Corals are marine invertebrates belonging to the anemone tribe that live in genetically identical colonies. It creates an amazing living ecosystem on the seabed, which benefits up to a quarter of all marine species. In recent years, however, we hear more and more in the news about the so-called bleaching of corals. What is it and why does coral bleaching occur at all?
Coral exists only in the polyp stage. It is typically only a few millimeters wide and a few centimeters long. The oral cavity, which serves both for food intake and waste excretion, is surrounded by several tentacles. Inside the coral is the stomach. Some corals are attached from below to a solid calcium carbonate substrate, which they form themselves. After thousands to millions of years, so-called coral reefs are formed.
Shallow-water corals consume up to 90% of their food through symbiosis with algae called zooxanthellae. These algae most often live directly in the outer cells of the coral, where they get first through the oral cavity and then ingested by cellular phagocytosis. Zooxantelae work on the principle of photosynthesis, ie with the help of carbon dioxide formed by coral and sunlight, they create nutrients that the coral cell uses in cellular respiration.
Due to the stressful situations to which the coral is exposed, the symbiosis is disrupted. Zooxanthellae produce higher levels of free oxygen radicals that damage the coral. The result is expulsion or disposal of zooxanthellae. But zooxanthellae are the cause of the color diversity of corals. This process, which we call coral bleaching, reveals the true white color of the coral. The affected coral begins to starve, and if the adverse conditions that led to the bleaching last too long, the coral eventually dies. Instead, the coral reef is covered with algae, which prevents the corals from returning until the entire reef eventually begins to disintegrate.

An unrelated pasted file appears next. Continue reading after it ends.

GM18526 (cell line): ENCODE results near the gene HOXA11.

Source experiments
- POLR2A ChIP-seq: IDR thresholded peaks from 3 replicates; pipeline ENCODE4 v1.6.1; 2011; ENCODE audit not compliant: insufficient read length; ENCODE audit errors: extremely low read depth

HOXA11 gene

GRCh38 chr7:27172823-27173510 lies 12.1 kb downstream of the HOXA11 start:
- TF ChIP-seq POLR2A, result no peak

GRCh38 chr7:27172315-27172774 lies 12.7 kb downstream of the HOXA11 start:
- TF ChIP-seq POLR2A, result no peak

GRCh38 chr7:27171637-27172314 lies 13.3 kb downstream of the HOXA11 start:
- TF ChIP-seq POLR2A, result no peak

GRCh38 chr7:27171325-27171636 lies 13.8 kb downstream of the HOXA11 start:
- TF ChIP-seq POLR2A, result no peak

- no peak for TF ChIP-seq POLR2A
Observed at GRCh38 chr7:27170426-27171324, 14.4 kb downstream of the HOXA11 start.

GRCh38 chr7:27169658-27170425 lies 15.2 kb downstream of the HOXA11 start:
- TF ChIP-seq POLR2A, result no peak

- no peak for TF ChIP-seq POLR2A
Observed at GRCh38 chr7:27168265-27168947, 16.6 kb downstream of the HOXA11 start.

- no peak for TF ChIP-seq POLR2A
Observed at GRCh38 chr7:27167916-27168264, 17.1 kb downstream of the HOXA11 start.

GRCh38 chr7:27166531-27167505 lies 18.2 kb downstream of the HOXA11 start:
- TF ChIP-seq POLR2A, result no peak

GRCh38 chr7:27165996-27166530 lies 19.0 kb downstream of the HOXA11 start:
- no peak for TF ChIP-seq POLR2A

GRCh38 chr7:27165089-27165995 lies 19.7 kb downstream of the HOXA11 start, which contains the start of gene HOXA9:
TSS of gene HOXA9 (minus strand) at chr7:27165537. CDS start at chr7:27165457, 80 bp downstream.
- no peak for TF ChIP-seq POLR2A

Coral bleaching is caused by a number of events, the most significant of which is an increase in ocean temperature due to global warming. Events can be divided into local or global. The local cause of coral bleaching is being regulated by legislation of the states of which coral reefs are a part. Against global change, however, this legislation is short-lived and coral populations are expected to hit a dramatic decline in this century. There are estimates that the total economic benefit of corals for humans is up to $ 172 billion. Coral reefs are a natural barrier against sea storms, serve as a nesting ground for a huge number of economically beneficial animals and, among other things, generate profits in the form of tourism.
Coral bleaching can be cause by:
- Water temperature change
- Oxygen reduction by zooplankton overgrowth due to overfishing
- Increased solar irradiance
- Increased sedimentation
- Bacterial infections
- Change in water salinity
- Occurrence of herbicides
- Extreme low tide
- Sodium cyanide fishing
- Acidification of the oceans due to increased CO2 concentrations
- Exposure to chemicals such as washed sunscreen